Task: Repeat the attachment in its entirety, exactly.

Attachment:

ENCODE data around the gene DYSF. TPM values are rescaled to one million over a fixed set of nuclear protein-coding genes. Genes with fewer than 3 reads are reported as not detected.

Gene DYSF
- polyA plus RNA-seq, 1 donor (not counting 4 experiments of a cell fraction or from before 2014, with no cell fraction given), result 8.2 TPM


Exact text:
ENCODE data around the gene DYSF. TPM values are rescaled to one million over a fixed set of nuclear protein-coding genes. Genes with fewer than 3 reads are reported as not detected.

Gene DYSF
- polyA plus RNA-seq, 1 donor (not counting 4 experiments of a cell fraction or from before 2014, with no cell fraction given), result 8.2 TPM